Back to Market commentary

Virtual Not So Real

October 24th 2018


We tend to think of virtual reality as a new phenomenon but it’s simply one end of a spectrum of realities, from the fully real world at one end to the wholly virtual at the other.  Augmented reality (AR)  refers to those parts closer to the real world, where virtual aspects are added.  And AR’s been around for a long time.  Remember how they trained the Apollo astronauts for the moon landing?  The simulator was a real world replica of the lunar lander but what the astronauts saw out of the window was a virtual moon, courtesy of a remote camera over a moon model.

The attraction of augmented reality is that it brings aspects of the virtual world into a person's perception of the real world, and does so through the addition of sensations that are perceived as natural parts of an environment.  So the “4D” rides at a theme park use chair movements to simulate gravity or inertia, air jets to simulate hordes of rats or scarabs and so on.  Meanwhile, the Apollo setup gave birth to a whole host of serious simulators, many of them centred around the virtual battlefield.

There’s also augmented virtuality (AV), where real world inputs are embedded into a virtual world.  Think of multi player computer games, where the game space is virtual, but the voices and actions are a mix of computer generated characters and your real world friends.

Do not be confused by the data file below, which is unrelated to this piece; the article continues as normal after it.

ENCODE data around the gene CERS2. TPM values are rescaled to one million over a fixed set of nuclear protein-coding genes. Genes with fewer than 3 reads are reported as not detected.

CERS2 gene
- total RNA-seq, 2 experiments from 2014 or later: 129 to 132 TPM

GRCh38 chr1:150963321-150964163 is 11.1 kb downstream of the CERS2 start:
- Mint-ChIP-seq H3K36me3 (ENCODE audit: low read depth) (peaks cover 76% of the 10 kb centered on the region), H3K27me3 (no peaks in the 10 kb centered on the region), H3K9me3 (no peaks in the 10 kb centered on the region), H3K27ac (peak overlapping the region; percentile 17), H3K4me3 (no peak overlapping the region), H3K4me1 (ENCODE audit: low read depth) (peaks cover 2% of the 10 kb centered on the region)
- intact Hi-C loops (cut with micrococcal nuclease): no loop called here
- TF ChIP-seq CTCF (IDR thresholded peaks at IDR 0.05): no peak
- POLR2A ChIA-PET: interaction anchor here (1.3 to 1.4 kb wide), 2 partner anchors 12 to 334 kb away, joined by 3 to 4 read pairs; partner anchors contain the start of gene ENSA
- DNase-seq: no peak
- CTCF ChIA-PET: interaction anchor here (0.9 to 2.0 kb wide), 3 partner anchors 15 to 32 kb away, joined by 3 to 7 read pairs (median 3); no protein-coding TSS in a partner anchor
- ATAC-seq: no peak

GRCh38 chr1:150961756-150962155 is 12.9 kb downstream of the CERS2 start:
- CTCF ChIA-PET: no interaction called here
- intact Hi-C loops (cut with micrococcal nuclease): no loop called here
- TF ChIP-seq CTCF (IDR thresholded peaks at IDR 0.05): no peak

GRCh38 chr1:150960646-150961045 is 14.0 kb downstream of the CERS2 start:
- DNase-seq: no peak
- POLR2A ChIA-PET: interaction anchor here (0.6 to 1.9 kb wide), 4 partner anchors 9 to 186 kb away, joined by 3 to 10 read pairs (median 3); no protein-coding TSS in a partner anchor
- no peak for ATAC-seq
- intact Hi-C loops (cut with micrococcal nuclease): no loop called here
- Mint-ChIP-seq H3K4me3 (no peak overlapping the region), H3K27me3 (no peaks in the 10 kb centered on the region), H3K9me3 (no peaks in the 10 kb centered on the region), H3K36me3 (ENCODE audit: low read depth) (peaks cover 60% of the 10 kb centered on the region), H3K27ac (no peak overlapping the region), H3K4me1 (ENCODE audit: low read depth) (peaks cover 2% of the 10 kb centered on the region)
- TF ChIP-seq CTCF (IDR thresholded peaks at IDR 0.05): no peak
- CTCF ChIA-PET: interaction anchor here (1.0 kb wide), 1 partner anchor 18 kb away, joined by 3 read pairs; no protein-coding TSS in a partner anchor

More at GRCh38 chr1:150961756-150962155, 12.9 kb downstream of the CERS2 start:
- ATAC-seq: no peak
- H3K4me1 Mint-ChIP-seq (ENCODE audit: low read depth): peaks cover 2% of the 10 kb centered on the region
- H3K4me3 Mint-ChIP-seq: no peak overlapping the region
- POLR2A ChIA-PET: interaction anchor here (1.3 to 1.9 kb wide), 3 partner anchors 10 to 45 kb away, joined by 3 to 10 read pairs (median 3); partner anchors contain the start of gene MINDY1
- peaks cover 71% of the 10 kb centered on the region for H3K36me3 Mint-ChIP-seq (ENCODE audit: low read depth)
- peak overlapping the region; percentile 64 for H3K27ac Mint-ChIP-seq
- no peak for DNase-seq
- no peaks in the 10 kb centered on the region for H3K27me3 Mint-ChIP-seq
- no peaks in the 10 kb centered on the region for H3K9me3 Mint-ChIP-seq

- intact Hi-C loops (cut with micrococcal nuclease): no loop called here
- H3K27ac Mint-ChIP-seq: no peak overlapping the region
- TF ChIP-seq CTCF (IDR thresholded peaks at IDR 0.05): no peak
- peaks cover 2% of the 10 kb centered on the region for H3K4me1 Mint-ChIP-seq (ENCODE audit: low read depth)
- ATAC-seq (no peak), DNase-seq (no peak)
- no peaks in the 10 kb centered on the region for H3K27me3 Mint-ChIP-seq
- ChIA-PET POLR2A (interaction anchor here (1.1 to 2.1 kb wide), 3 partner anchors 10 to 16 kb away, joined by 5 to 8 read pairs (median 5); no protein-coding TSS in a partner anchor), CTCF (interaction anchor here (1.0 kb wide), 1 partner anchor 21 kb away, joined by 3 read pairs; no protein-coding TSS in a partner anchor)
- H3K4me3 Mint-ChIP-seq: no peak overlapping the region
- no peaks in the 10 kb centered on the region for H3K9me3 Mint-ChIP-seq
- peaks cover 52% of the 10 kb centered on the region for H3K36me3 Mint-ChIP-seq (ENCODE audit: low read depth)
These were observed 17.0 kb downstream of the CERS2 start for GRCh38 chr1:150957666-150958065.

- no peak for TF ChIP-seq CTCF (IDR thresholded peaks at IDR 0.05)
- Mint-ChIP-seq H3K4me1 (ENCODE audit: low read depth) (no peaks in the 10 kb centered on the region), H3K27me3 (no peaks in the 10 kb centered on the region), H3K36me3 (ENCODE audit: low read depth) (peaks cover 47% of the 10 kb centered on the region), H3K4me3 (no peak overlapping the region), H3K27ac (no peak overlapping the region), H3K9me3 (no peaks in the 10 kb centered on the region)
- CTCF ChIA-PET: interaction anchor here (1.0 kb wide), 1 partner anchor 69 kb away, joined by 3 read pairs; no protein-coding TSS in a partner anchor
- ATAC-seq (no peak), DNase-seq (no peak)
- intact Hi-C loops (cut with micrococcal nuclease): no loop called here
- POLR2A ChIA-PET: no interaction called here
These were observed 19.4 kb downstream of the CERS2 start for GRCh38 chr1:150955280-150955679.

So why the problem with VR headsets?

The fact is, it’s wearing a VR headset that’s the problem.  Firstly, the headsets remain clunky and distinctly unstylish to wear.  Google glasses made the point.  Secondly, most headsets remove too much of the real world stimuli from the user, making one feel even more uncomfortable.  Finally, the virtual world remains imperfect, turning discomfort into nausea.

But why does any of this matter? 

This all matters because the augmented reality spectrum is becoming mainstream.  UK driving theory tests now include AR.  It’s too expensive to train medical staff on all the scenarios they may face so AR training is in place.  Mobile phones can be pointed at a landscape or city building and AR paths appear, mountains are named, architecture explained.  Market Watch cites a $100bn market in a few years.

And it turns out that more and more people are using virtual avatars in their social media space.  The virtual and real worlds are becoming ever more mixed.

If you’ve liked this commentary why not link to it and see further articles

Share this: